Despite the agreement on the payment of N30,000 minimum wage in 2020, an analysis by Daily Trust shows that 20 states have reduced their 2020 budgets.
The federal government and labour had on October 18 announced an agreement on the implementation of the new wage.
The agreement over consequential adjustments averted a strike that labour had threatened to call should government further delay the take-off of the new minimum wage.
The battle for the full implementation of the new minimum wage has moved to the states following the federal government’s conclusion of negotiations on consequential adjustments of salaries of higher income earners with the Joint National Public Service Negotiating Council.
Under the agreement, workers on salary Grade Level 07 received 23.2 per cent pay rise; those on GL 08, 20 per cent; and GL 09 got 19 per cent. Officers on GLs 10 to 14 got 16 per cent hike and those on levels 15 to 17 got 14 per cent upward review. Together with the consolidated salary structures of universities, polytechnics and colleges of education, the federal monthly wage bill currently stands at N611 billion.
Similarly, a directive has been given to ministries, agencies and departments to ensure that arrears of the new wage regime, from April when the Act came into effect, be cleared before the end of December.
Data generated by our reporter indicated that 19 states and the FCT cumulatively reduced their 2020 budget estimates by N733 billion which amounts to 16 percent decrease whereas 17 states increased their estimates for 2020 by N855 billion which translates to 19.9 percent increase.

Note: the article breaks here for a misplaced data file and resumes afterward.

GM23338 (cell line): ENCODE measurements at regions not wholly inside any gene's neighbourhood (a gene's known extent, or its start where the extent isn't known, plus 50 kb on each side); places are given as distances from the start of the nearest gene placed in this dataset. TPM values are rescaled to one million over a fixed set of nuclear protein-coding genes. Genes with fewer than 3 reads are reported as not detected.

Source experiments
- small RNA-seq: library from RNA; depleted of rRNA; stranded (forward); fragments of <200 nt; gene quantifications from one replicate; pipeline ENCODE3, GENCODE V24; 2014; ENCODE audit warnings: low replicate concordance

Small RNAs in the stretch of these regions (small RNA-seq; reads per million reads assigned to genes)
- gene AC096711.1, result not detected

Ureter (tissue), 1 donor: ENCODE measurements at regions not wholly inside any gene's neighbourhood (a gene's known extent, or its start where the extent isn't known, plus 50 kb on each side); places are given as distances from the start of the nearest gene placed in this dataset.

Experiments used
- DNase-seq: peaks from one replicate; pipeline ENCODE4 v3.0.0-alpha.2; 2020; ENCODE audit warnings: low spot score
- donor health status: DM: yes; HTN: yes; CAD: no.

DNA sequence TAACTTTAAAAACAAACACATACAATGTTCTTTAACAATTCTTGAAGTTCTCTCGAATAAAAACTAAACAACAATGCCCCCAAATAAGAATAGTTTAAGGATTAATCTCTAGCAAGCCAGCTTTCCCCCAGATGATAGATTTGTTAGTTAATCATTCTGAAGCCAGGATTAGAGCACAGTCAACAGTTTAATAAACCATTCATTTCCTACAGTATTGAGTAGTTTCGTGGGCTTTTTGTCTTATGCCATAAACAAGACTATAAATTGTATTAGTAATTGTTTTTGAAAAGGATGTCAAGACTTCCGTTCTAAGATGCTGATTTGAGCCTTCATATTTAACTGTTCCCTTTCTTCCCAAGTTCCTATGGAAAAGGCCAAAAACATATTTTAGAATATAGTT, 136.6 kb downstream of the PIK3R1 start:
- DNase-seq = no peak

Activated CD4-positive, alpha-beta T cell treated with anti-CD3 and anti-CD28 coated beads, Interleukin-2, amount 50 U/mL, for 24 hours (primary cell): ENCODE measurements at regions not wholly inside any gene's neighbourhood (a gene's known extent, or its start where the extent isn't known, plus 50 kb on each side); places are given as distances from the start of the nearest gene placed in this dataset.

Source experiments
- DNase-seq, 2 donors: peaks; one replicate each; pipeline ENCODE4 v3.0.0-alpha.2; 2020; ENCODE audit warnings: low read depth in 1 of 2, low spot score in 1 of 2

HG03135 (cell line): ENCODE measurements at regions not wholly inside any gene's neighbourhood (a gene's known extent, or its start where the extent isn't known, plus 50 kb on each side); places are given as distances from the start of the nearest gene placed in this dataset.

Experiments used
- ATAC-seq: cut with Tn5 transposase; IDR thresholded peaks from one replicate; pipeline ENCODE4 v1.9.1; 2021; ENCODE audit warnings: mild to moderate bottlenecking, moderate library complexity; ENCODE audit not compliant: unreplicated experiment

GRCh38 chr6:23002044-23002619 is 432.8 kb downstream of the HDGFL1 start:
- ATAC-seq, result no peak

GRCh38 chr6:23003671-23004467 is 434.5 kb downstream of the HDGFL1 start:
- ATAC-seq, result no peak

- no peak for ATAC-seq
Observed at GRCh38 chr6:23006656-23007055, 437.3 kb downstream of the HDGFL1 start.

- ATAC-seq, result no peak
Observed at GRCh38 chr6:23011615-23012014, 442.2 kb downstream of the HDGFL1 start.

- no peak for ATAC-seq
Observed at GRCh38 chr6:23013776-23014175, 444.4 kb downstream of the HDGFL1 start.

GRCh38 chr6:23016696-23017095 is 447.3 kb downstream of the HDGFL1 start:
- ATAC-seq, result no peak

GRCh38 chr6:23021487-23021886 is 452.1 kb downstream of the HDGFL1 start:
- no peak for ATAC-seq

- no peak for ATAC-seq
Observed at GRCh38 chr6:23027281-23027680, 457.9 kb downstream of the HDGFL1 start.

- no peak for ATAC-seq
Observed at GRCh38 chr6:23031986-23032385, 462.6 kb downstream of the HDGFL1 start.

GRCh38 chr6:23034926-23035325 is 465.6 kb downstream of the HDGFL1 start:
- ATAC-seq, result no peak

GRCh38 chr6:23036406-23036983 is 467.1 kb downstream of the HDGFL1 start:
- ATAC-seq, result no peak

According to the data, the 36 states and FCT cumulative budgets for 2020 have remained largely the same, with the 36 states and the FCT budgeting a total of N9.331 trillion for 2020, slightly short of the total of N9.330 trillion budgeted in 2019.
The 2020 budgets’ total however does not capture any figure for Bayelsa State following the recently concluded governorship election and a handover slated for February 2020.
The Commissioner for Information and Orientation in the state, Daniel Iworiso-Markson, explained that the 2019 budget would run till the end of Dickson’s tenure – February 14, 2020.
The 20 states that reduced their estimates in line with the prevailing economic realities are: Abia (N141-N136bn), Adamawa(N224-N183bn), Akwa Ibom (N673-598bn), Anambra (N157-N137bn), Bauchi (N199-N167bn), Benue (N200-189bn), Borno (N145-N144bn), Delta (N390-N389bn), Edo (N184-N179bn), Imo (N251-N197bn), Ekiti (N130-N125bn), Niger (N195-N148bn), Jigawa (N160-N153bn), Oyo (N285-N213bn), Ondo (N194-N138bn), Kebbi (N151-N138bn), FCT (N243-N232bn), Kano (N220-197), Nasarawa (N191-100bn) and Ebonyi (N188-N178bn).
The 15 states that increased their estimates are: Cross Rivers (N1trn- N1.1trn), Enugu (N109-N170bn), Kogi (N147-N176bn), Kwara (N158-N162), Lagos (N874Bn-N1.1trn), Gombe (N122-N131bn), Plateau (N154-N172bn), Rivers (N480-N530bn), Sokoto (N170-202), Taraba (N146-N213bn), Yobe (N92-N108bn), Zamfara (N135-N182bn), Kaduna (N157-N259bn), Katsina (N202-N249bn), Ogun (N400-N449bn) and Osun (N154-N199bn).